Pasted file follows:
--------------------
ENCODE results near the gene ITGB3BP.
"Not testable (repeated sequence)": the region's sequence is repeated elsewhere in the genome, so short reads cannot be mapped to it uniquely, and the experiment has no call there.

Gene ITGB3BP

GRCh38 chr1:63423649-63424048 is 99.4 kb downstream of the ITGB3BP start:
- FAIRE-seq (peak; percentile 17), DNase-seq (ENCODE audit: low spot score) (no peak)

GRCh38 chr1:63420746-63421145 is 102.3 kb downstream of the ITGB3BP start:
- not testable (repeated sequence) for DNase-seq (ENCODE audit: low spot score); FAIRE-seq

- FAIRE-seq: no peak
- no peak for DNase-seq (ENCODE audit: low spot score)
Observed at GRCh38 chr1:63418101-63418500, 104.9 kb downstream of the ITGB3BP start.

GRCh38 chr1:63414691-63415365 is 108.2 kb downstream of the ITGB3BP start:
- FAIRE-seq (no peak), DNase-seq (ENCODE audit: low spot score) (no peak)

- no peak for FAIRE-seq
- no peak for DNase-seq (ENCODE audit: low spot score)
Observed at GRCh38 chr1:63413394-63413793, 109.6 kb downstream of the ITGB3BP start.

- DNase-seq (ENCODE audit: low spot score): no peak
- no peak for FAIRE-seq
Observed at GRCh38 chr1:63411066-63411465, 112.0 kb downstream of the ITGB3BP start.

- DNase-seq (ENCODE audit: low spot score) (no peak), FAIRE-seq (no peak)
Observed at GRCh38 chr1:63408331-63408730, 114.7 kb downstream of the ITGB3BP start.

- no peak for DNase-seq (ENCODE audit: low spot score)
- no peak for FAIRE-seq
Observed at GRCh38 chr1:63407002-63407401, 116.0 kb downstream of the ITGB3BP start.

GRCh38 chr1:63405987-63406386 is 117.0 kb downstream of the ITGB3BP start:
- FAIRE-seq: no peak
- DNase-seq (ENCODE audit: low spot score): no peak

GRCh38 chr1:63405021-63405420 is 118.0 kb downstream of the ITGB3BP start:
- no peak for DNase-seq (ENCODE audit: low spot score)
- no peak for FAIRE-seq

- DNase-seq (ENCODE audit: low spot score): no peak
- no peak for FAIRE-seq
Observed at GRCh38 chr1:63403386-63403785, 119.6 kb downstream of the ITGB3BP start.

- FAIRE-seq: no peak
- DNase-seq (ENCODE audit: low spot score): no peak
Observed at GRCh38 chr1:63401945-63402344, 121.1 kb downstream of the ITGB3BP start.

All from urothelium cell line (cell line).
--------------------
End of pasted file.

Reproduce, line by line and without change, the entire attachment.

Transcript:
ENCODE results near the gene ITGB3BP.
"Not testable (repeated sequence)": the region's sequence is repeated elsewhere in the genome, so short reads cannot be mapped to it uniquely, and the experiment has no call there.

Gene ITGB3BP

GRCh38 chr1:63423649-63424048 is 99.4 kb downstream of the ITGB3BP start:
- FAIRE-seq (peak; percentile 17), DNase-seq (ENCODE audit: low spot score) (no peak)

GRCh38 chr1:63420746-63421145 is 102.3 kb downstream of the ITGB3BP start:
- not testable (repeated sequence) for DNase-seq (ENCODE audit: low spot score); FAIRE-seq

- FAIRE-seq: no peak
- no peak for DNase-seq (ENCODE audit: low spot score)
Observed at GRCh38 chr1:63418101-63418500, 104.9 kb downstream of the ITGB3BP start.

GRCh38 chr1:63414691-63415365 is 108.2 kb downstream of the ITGB3BP start:
- FAIRE-seq (no peak), DNase-seq (ENCODE audit: low spot score) (no peak)

- no peak for FAIRE-seq
- no peak for DNase-seq (ENCODE audit: low spot score)
Observed at GRCh38 chr1:63413394-63413793, 109.6 kb downstream of the ITGB3BP start.

- DNase-seq (ENCODE audit: low spot score): no peak
- no peak for FAIRE-seq
Observed at GRCh38 chr1:63411066-63411465, 112.0 kb downstream of the ITGB3BP start.

- DNase-seq (ENCODE audit: low spot score) (no peak), FAIRE-seq (no peak)
Observed at GRCh38 chr1:63408331-63408730, 114.7 kb downstream of the ITGB3BP start.

- no peak for DNase-seq (ENCODE audit: low spot score)
- no peak for FAIRE-seq
Observed at GRCh38 chr1:63407002-63407401, 116.0 kb downstream of the ITGB3BP start.

GRCh38 chr1:63405987-63406386 is 117.0 kb downstream of the ITGB3BP start:
- FAIRE-seq: no peak
- DNase-seq (ENCODE audit: low spot score): no peak

GRCh38 chr1:63405021-63405420 is 118.0 kb downstream of the ITGB3BP start:
- no peak for DNase-seq (ENCODE audit: low spot score)
- no peak for FAIRE-seq

- DNase-seq (ENCODE audit: low spot score): no peak
- no peak for FAIRE-seq
Observed at GRCh38 chr1:63403386-63403785, 119.6 kb downstream of the ITGB3BP start.

- FAIRE-seq: no peak
- DNase-seq (ENCODE audit: low spot score): no peak
Observed at GRCh38 chr1:63401945-63402344, 121.1 kb downstream of the ITGB3BP start.

All from urothelium cell line (cell line).